Michele Herman, of the Norwalk High School Class of 1975, was added to the NHS Alumni Wall of Honor on October 14. Herman, a writer, lives in New York City. At her induction ceremony she read her original poem “To Nwk”.
“From 1983 (when I moved to NYC) until 2017 (when my mother died on Christmas morning), I went to Norwalk regularly, always marking in my calendar: to Nwk,” Herman wrote in an e-mail to NancyOnNorwalk.
I arrived in Norwalk in utero
when my parents set up camp
in a tiny walk-up on Cedar Street
later condemned for a Turnpike ramp.
Over three centuries old but still not quite sure
who she might grow up to be
with her poor Norwalk Mall and her town green not near town
Norwalk tries so to plan and to please.
I wasn’t sure either who I might be
and I often erred on the side of timidity.
But I also loved fiercely in this town
that was mine, town of first friendships,
of tall tulip trees, town whose blacktop
scraped up my knees.
Town full of immigrants from much warmer worlds
how harsh they must have found the Yankee cold
many worked their way to much better lives
but many struggled to gain a hold.
And now for the first time in my long adulthood
when I return from my life away
I have no family left to visit;
there’s no one who shares my DNA.
But I know that when I exit the train
I needn’t feel quite so adrift
for I share Norwalk DNA with 80,000 others
it’s modest but it’s also a gift.
Norwalk has left her marks on us all
and now I like to think it’s true
that the arrangement is reciprocal,
and we’ve all left our marks on her too.
So roll the car window down,
stick out an arm,
take in the good smells of this town
lilac and just watered lawn,
rolls in the oven
at Pepperidge Farm.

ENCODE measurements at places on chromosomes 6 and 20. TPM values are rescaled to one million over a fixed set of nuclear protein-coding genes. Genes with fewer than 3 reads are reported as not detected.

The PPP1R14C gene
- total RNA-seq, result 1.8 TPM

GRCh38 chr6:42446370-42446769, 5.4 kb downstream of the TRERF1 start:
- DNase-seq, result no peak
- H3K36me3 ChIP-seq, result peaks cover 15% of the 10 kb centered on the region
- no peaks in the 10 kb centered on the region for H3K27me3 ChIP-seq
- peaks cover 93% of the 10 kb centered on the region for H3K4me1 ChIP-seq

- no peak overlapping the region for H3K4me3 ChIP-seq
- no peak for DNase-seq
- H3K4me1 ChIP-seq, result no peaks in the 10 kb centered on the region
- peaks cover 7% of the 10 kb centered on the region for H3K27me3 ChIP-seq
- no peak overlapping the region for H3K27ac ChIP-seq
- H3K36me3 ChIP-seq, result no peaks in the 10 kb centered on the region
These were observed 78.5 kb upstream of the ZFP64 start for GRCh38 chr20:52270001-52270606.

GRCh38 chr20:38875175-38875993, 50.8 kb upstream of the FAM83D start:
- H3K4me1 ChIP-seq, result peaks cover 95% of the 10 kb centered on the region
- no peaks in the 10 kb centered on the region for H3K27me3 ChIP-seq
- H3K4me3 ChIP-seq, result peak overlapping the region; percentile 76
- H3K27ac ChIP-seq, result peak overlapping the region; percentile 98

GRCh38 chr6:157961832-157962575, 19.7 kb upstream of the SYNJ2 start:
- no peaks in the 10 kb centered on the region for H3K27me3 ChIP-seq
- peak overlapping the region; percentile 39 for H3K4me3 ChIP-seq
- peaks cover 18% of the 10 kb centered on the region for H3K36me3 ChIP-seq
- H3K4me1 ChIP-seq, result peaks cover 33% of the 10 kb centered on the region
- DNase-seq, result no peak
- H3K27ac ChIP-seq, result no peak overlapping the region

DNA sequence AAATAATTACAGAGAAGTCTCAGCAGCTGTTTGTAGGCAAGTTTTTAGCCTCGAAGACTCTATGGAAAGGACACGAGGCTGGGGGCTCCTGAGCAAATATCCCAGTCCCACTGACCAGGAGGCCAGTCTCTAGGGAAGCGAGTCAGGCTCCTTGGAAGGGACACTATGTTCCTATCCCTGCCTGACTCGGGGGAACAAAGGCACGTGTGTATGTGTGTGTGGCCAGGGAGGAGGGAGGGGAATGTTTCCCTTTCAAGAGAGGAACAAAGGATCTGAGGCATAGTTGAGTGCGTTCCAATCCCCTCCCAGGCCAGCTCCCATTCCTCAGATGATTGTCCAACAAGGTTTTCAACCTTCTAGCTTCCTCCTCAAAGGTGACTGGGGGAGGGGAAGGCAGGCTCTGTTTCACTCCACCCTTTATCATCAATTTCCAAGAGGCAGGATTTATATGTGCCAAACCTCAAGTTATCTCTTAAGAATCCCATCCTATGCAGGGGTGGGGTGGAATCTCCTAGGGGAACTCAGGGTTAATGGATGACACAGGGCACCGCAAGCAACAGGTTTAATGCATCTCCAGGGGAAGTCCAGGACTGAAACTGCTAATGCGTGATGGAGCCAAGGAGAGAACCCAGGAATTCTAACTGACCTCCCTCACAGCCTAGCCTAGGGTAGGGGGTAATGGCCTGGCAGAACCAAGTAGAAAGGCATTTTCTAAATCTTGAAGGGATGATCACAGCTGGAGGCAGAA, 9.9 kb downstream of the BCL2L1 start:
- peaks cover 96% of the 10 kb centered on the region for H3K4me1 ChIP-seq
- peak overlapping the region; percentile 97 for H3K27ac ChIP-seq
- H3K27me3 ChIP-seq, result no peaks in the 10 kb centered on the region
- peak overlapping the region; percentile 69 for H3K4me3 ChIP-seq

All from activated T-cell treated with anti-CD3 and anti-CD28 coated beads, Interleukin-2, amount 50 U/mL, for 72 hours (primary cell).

Sniff toward the east
where sand replaces ground
concession stands, seaweed
lucky us to grow up on the Sound.
Cut me open and
here’s some of what’s inside,
same as many of you:
Yankee Doodle, Old MacDonald,
Belldock Popper, Tristram Fuller,
Calvin Murphy, Art Perschino,
Johnny Sopczak, Harry Miller,
Jenny Cave and Mayor Zullo,
oh, the dreaded Miss Gianinno,
(whose lesson every fall
was that Woodrow Wilson
ruined us all).
John’s Best Pizza
which didn’t deliver
endless days when our hardest choice was
Rip Van Winkle or Broad River.
Town of ridges, town of rocks
to the west and rocks to the east,
Town bright with rhododendron,
azalea, enormous copper beech.
Maple seed pods falling thick in the fall,
each day at noon the alarm
Hurlbutt apples, milk from the milkman,
corn from Four Winds Farm.
Town of names so ingrained —
St. Johns and Shostaks
Horns and Kaides
MacMahons and Leonards,
Fitch and Roodner,
Winston Dong, permittee,
Marcus, Marvin, Ludlow, Katz
and everywhere a Gregory.
New York Bakery’s black and whites
Mister Amazing’s deals
Cove Marina’s mini-golf,
loud white buses known as “Wheels.”
For yard goods go to Lieff’s,
for boating the Pastime Club
for cannoli only Angela Mia
for a pickup scene, Safari Pub.
Kiddytown for your first two-wheeler
for tchotchkes go to Green’s
for prescriptions go to Windsor Drug
Jet Variety for magazines.
Shore Points Diner, Swanky Frank,
Fairfield County Savings Bank.
And halfway down West Avenue
in a luncheonette called Kay’s
in an office building labeled Frost
my father ate his pie each day.
I moved to the city and it’s long been my home
I learned to talk faster and loud
but I come from people who don’t put on airs
it’s held me back and it’s made me proud.
Norwalk people made us us
From Elmer’s Town Line down to Roton Point
From Post Road East to Silvermine
I’ll never fully blow this joint.
Admittedly I’m a nostalgic sap —
I like being with people who speak my tongue
who put the right accent on Quinnipiac,
who mist up at the name “Genung.”
A city slicker is not always what she seems.
In the treads of my shoes
you’ll find Norwalk mud.
Wound me and
I will bleed Norwalk blood.
Sing me to sleep
and I’ll dream you reams
of born-in-Norwalk dreams.